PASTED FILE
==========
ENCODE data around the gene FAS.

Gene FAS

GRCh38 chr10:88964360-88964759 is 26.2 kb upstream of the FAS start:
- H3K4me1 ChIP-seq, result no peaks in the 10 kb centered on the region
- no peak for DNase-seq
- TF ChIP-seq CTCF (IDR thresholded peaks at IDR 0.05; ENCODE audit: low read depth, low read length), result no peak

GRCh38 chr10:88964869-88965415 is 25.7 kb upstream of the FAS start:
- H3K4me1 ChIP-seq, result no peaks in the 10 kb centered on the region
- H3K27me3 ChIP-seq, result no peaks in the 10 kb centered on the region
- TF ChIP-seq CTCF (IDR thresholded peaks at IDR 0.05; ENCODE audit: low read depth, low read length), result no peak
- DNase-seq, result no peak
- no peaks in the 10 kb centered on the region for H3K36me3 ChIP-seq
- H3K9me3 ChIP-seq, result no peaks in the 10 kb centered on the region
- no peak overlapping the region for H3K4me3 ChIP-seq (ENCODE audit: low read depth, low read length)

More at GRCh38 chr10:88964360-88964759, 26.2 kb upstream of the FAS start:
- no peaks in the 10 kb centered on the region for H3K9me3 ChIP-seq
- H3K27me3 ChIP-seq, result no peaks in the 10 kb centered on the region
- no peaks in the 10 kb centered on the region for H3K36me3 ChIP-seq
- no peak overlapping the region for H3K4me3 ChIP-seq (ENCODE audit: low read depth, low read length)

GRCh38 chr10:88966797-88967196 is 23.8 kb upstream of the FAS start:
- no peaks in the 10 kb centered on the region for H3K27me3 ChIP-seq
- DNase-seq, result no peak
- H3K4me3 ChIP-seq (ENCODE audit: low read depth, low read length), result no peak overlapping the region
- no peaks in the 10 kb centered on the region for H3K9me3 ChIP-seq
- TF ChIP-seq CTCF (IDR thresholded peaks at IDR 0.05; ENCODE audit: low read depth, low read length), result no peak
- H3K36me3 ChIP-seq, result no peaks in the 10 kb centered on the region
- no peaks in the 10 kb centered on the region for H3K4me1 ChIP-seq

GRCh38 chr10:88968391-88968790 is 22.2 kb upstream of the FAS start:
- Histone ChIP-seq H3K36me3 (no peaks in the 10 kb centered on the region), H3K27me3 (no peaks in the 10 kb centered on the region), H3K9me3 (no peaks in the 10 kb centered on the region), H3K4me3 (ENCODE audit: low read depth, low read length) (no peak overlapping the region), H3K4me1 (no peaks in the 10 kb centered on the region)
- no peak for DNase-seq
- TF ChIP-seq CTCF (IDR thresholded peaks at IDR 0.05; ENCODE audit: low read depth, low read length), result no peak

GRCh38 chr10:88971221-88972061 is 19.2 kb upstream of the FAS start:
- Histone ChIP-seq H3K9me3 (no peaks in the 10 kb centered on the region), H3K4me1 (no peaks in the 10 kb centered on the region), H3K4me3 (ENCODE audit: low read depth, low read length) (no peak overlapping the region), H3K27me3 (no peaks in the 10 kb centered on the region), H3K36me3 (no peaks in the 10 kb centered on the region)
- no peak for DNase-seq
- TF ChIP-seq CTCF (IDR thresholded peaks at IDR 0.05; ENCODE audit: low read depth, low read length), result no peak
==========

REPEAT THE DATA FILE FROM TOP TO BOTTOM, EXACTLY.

ENCODE data around the gene FAS.

Gene FAS

GRCh38 chr10:88964360-88964759 is 26.2 kb upstream of the FAS start:
- H3K4me1 ChIP-seq, result no peaks in the 10 kb centered on the region
- no peak for DNase-seq
- TF ChIP-seq CTCF (IDR thresholded peaks at IDR 0.05; ENCODE audit: low read depth, low read length), result no peak

GRCh38 chr10:88964869-88965415 is 25.7 kb upstream of the FAS start:
- H3K4me1 ChIP-seq, result no peaks in the 10 kb centered on the region
- H3K27me3 ChIP-seq, result no peaks in the 10 kb centered on the region
- TF ChIP-seq CTCF (IDR thresholded peaks at IDR 0.05; ENCODE audit: low read depth, low read length), result no peak
- DNase-seq, result no peak
- no peaks in the 10 kb centered on the region for H3K36me3 ChIP-seq
- H3K9me3 ChIP-seq, result no peaks in the 10 kb centered on the region
- no peak overlapping the region for H3K4me3 ChIP-seq (ENCODE audit: low read depth, low read length)

More at GRCh38 chr10:88964360-88964759, 26.2 kb upstream of the FAS start:
- no peaks in the 10 kb centered on the region for H3K9me3 ChIP-seq
- H3K27me3 ChIP-seq, result no peaks in the 10 kb centered on the region
- no peaks in the 10 kb centered on the region for H3K36me3 ChIP-seq
- no peak overlapping the region for H3K4me3 ChIP-seq (ENCODE audit: low read depth, low read length)

GRCh38 chr10:88966797-88967196 is 23.8 kb upstream of the FAS start:
- no peaks in the 10 kb centered on the region for H3K27me3 ChIP-seq
- DNase-seq, result no peak
- H3K4me3 ChIP-seq (ENCODE audit: low read depth, low read length), result no peak overlapping the region
- no peaks in the 10 kb centered on the region for H3K9me3 ChIP-seq
- TF ChIP-seq CTCF (IDR thresholded peaks at IDR 0.05; ENCODE audit: low read depth, low read length), result no peak
- H3K36me3 ChIP-seq, result no peaks in the 10 kb centered on the region
- no peaks in the 10 kb centered on the region for H3K4me1 ChIP-seq

GRCh38 chr10:88968391-88968790 is 22.2 kb upstream of the FAS start:
- Histone ChIP-seq H3K36me3 (no peaks in the 10 kb centered on the region), H3K27me3 (no peaks in the 10 kb centered on the region), H3K9me3 (no peaks in the 10 kb centered on the region), H3K4me3 (ENCODE audit: low read depth, low read length) (no peak overlapping the region), H3K4me1 (no peaks in the 10 kb centered on the region)
- no peak for DNase-seq
- TF ChIP-seq CTCF (IDR thresholded peaks at IDR 0.05; ENCODE audit: low read depth, low read length), result no peak

GRCh38 chr10:88971221-88972061 is 19.2 kb upstream of the FAS start:
- Histone ChIP-seq H3K9me3 (no peaks in the 10 kb centered on the region), H3K4me1 (no peaks in the 10 kb centered on the region), H3K4me3 (ENCODE audit: low read depth, low read length) (no peak overlapping the region), H3K27me3 (no peaks in the 10 kb centered on the region), H3K36me3 (no peaks in the 10 kb centered on the region)
- no peak for DNase-seq
- TF ChIP-seq CTCF (IDR thresholded peaks at IDR 0.05; ENCODE audit: low read depth, low read length), result no peak